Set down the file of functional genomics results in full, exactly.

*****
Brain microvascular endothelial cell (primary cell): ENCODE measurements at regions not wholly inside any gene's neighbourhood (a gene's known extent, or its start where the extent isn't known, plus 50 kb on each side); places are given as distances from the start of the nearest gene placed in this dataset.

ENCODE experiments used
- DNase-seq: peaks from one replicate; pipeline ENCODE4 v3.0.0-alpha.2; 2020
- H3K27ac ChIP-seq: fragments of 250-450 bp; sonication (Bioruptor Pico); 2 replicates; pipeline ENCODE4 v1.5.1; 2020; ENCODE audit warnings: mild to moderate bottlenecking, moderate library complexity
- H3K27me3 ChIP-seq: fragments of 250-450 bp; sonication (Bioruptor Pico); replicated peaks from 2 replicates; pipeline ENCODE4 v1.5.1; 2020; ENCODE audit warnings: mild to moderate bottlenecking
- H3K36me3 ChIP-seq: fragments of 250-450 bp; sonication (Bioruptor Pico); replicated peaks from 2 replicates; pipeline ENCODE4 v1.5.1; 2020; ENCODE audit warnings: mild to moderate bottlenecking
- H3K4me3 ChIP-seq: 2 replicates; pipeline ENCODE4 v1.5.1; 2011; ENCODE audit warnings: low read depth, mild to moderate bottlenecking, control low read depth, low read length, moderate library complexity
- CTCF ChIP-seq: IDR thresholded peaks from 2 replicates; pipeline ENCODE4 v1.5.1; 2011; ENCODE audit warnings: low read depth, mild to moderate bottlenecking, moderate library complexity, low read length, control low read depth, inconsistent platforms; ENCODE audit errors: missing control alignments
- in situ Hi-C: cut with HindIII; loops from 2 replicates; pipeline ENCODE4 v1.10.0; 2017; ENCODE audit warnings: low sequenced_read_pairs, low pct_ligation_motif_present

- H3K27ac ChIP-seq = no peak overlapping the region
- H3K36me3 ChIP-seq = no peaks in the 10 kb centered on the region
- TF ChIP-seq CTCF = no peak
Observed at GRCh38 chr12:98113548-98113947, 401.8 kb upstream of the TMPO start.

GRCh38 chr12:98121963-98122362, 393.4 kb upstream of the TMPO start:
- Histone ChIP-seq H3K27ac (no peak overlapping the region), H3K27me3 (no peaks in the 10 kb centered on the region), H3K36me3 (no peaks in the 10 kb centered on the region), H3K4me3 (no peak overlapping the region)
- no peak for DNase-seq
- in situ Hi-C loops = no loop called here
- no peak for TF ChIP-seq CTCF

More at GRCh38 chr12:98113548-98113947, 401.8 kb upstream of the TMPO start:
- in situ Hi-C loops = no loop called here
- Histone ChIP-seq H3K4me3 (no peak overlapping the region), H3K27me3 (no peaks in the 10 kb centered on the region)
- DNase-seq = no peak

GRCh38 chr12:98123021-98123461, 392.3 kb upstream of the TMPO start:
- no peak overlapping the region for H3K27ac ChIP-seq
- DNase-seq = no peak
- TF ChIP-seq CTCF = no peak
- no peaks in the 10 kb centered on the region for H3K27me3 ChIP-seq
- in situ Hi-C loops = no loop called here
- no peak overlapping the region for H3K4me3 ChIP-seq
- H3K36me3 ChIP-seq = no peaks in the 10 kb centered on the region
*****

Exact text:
Brain microvascular endothelial cell (primary cell): ENCODE measurements at regions not wholly inside any gene's neighbourhood (a gene's known extent, or its start where the extent isn't known, plus 50 kb on each side); places are given as distances from the start of the nearest gene placed in this dataset.

ENCODE experiments used
- DNase-seq: peaks from one replicate; pipeline ENCODE4 v3.0.0-alpha.2; 2020
- H3K27ac ChIP-seq: fragments of 250-450 bp; sonication (Bioruptor Pico); 2 replicates; pipeline ENCODE4 v1.5.1; 2020; ENCODE audit warnings: mild to moderate bottlenecking, moderate library complexity
- H3K27me3 ChIP-seq: fragments of 250-450 bp; sonication (Bioruptor Pico); replicated peaks from 2 replicates; pipeline ENCODE4 v1.5.1; 2020; ENCODE audit warnings: mild to moderate bottlenecking
- H3K36me3 ChIP-seq: fragments of 250-450 bp; sonication (Bioruptor Pico); replicated peaks from 2 replicates; pipeline ENCODE4 v1.5.1; 2020; ENCODE audit warnings: mild to moderate bottlenecking
- H3K4me3 ChIP-seq: 2 replicates; pipeline ENCODE4 v1.5.1; 2011; ENCODE audit warnings: low read depth, mild to moderate bottlenecking, control low read depth, low read length, moderate library complexity
- CTCF ChIP-seq: IDR thresholded peaks from 2 replicates; pipeline ENCODE4 v1.5.1; 2011; ENCODE audit warnings: low read depth, mild to moderate bottlenecking, moderate library complexity, low read length, control low read depth, inconsistent platforms; ENCODE audit errors: missing control alignments
- in situ Hi-C: cut with HindIII; loops from 2 replicates; pipeline ENCODE4 v1.10.0; 2017; ENCODE audit warnings: low sequenced_read_pairs, low pct_ligation_motif_present

- H3K27ac ChIP-seq = no peak overlapping the region
- H3K36me3 ChIP-seq = no peaks in the 10 kb centered on the region
- TF ChIP-seq CTCF = no peak
Observed at GRCh38 chr12:98113548-98113947, 401.8 kb upstream of the TMPO start.

GRCh38 chr12:98121963-98122362, 393.4 kb upstream of the TMPO start:
- Histone ChIP-seq H3K27ac (no peak overlapping the region), H3K27me3 (no peaks in the 10 kb centered on the region), H3K36me3 (no peaks in the 10 kb centered on the region), H3K4me3 (no peak overlapping the region)
- no peak for DNase-seq
- in situ Hi-C loops = no loop called here
- no peak for TF ChIP-seq CTCF

More at GRCh38 chr12:98113548-98113947, 401.8 kb upstream of the TMPO start:
- in situ Hi-C loops = no loop called here
- Histone ChIP-seq H3K4me3 (no peak overlapping the region), H3K27me3 (no peaks in the 10 kb centered on the region)
- DNase-seq = no peak

GRCh38 chr12:98123021-98123461, 392.3 kb upstream of the TMPO start:
- no peak overlapping the region for H3K27ac ChIP-seq
- DNase-seq = no peak
- TF ChIP-seq CTCF = no peak
- no peaks in the 10 kb centered on the region for H3K27me3 ChIP-seq
- in situ Hi-C loops = no loop called here
- no peak overlapping the region for H3K4me3 ChIP-seq
- H3K36me3 ChIP-seq = no peaks in the 10 kb centered on the region